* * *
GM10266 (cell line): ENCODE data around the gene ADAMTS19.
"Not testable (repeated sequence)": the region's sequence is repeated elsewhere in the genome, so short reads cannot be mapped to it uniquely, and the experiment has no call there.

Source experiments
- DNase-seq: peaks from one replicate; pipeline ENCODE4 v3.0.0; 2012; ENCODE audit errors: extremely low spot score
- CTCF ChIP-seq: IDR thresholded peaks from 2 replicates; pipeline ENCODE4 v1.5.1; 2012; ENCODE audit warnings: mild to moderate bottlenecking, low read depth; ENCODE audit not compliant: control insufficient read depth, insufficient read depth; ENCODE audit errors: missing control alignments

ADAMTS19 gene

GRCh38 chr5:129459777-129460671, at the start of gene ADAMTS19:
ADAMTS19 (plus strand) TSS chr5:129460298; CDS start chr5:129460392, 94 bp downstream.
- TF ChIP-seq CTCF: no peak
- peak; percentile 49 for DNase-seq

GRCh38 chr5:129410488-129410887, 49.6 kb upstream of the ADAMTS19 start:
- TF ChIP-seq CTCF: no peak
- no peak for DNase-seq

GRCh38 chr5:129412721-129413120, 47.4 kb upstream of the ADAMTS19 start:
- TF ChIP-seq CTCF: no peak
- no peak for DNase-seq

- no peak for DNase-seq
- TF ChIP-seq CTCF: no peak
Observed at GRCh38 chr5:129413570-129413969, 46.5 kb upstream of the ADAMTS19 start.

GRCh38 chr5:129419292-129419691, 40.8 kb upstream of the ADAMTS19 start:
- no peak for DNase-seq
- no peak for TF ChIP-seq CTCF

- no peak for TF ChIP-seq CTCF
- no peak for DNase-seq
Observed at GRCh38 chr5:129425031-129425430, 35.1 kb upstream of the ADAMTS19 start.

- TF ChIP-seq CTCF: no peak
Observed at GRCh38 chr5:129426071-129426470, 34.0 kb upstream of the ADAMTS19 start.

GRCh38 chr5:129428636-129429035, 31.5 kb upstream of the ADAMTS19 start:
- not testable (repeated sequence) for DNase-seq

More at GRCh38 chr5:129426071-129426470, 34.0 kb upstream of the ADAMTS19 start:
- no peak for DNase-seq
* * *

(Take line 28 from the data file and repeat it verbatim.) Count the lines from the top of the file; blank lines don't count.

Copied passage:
GRCh38 chr5:129428636-129429035, 31.5 kb upstream of the ADAMTS19 start: